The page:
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First of all, I have no experience with mathematics, so my terminology may be wrong, but let me illustrate my question:

Let's say that I have 4 different sets of elements:

[apples, oranges, lemons]
[a, b, c, d, e]
[black, white, red, blue]
[1, 2]

I want to find how many different combinations of the items there are. Notice:

  • The combinations will always have 1 item from every list
  • The 1st item in every combination will be chosen from the 1st list, the 2nd from the 2nd etc.

So, basically the first 5 combinations would be:

  • apples - a - black - 1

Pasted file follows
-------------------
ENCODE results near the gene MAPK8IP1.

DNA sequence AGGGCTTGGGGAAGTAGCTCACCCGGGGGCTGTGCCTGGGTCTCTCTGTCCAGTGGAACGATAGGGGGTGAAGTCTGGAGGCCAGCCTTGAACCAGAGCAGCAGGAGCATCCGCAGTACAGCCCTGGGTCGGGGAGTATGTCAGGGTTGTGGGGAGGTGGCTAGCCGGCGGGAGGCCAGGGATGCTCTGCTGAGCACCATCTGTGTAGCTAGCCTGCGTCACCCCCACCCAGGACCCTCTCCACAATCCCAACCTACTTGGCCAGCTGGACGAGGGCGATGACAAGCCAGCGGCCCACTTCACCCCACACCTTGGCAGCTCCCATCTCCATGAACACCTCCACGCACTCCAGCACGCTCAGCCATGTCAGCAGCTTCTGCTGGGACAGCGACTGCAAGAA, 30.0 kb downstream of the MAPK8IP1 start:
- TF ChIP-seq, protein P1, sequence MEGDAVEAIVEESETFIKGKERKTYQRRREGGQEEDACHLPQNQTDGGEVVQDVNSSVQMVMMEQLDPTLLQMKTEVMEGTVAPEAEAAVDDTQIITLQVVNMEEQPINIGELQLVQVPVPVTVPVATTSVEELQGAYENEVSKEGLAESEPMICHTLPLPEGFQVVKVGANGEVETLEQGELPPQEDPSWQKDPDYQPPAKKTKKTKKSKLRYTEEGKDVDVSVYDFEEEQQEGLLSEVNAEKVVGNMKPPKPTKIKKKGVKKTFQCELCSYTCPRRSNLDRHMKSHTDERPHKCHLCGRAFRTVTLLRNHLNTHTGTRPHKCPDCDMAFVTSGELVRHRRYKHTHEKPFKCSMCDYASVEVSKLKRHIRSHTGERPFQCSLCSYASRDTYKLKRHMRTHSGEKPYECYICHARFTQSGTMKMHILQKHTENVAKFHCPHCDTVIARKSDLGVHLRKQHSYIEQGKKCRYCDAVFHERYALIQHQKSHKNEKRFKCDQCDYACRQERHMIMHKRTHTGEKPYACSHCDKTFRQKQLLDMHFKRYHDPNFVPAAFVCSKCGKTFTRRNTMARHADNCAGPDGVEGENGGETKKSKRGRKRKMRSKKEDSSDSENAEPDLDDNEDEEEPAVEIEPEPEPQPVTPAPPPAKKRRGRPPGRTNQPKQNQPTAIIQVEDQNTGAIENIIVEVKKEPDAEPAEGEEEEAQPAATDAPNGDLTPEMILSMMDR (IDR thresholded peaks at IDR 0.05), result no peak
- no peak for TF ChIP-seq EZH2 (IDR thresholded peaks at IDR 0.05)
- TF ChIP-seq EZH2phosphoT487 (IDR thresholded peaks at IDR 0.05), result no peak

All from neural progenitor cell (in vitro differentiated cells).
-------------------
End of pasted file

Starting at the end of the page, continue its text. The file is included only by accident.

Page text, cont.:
• apples - a - black - 2
  • apples - a - white - 1
  • apples - a - white - 2
  • apples - a - red - 1

etc etc

Sorry for not putting it in mathematical terms but I hope you understand what I'm trying to ask.

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Just multiply the number of elements in each step. This is called the rule of product.

To state it simply, if you have $a$ ways to select something from a set, and $b$ ways to select another from another set, you have $a \cdot b$ ways to select one element from each set. This also applies if you have more than 2 sets.

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  • $\begingroup$ what if we have only 2 sets $\endgroup$ – Ashwani Shukla Sep 1 '16 at 5:55

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